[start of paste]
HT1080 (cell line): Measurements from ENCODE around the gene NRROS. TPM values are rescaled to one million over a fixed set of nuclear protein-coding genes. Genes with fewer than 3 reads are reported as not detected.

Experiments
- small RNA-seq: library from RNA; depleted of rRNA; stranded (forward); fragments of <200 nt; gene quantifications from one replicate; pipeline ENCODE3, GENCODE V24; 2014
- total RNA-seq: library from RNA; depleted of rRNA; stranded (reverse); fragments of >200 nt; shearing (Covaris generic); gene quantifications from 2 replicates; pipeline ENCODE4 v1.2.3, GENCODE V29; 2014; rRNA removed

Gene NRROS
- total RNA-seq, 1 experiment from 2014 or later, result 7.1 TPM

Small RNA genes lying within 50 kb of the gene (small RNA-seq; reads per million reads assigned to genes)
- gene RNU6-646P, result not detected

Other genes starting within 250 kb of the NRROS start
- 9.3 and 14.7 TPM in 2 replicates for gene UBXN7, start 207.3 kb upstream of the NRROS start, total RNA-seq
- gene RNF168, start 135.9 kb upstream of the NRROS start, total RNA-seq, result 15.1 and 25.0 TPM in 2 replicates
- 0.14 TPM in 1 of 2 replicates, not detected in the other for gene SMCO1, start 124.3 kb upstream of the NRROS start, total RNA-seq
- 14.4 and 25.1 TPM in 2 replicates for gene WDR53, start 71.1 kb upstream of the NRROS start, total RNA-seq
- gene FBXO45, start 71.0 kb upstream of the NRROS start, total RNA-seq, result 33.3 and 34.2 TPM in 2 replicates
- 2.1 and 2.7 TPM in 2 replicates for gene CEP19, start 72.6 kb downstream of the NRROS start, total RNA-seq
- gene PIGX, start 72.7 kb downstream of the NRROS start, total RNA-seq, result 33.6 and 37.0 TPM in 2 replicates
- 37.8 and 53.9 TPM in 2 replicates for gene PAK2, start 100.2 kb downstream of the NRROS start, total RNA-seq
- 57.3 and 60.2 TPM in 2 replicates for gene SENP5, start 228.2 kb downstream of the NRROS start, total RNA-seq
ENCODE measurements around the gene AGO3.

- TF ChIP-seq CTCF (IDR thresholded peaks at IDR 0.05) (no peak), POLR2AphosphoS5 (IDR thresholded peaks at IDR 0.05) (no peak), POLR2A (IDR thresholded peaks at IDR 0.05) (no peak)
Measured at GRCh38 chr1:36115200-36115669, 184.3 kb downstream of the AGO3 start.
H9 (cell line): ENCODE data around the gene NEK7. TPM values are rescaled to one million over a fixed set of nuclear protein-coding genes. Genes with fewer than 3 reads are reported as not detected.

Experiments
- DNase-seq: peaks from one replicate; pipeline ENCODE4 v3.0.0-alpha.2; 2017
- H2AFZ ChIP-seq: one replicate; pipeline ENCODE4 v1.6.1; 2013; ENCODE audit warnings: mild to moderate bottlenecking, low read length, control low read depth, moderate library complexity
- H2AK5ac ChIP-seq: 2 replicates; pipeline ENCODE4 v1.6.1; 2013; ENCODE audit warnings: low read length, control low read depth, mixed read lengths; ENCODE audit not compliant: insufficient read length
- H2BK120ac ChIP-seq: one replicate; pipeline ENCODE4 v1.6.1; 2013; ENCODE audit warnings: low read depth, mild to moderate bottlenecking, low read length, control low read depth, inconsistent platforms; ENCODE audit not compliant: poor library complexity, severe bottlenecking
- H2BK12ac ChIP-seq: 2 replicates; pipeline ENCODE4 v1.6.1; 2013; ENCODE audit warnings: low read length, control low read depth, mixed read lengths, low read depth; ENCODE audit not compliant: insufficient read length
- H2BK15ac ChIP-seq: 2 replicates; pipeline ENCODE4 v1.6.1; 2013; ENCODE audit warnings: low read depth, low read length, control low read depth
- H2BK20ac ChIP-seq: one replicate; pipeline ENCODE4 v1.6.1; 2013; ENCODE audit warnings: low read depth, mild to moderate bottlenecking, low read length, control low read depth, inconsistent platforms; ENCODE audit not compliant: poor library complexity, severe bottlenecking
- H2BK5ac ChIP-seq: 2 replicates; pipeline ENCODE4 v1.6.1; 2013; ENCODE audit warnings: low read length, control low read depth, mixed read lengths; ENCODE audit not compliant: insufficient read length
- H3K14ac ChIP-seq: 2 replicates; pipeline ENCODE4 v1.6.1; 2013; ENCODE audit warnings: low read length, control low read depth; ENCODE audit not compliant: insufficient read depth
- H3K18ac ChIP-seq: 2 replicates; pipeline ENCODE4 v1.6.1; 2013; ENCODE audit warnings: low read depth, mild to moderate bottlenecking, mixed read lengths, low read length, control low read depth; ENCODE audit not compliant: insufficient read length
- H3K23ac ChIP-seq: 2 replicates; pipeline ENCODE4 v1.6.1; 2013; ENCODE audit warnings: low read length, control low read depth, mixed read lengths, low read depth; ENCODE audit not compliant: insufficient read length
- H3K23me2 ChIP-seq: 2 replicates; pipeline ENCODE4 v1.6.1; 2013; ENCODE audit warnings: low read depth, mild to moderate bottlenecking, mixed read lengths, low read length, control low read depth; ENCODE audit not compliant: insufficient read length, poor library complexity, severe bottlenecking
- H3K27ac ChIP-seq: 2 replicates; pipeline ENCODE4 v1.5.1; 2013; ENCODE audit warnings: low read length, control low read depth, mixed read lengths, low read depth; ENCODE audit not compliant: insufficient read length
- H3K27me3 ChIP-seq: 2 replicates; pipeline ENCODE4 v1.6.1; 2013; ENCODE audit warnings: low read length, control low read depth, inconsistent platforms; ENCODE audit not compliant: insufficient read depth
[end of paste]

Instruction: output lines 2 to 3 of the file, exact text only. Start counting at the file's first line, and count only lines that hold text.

Experiments
- small RNA-seq: library from RNA; depleted of rRNA; stranded (forward); fragments of <200 nt; gene quantifications from one replicate; pipeline ENCODE3, GENCODE V24; 2014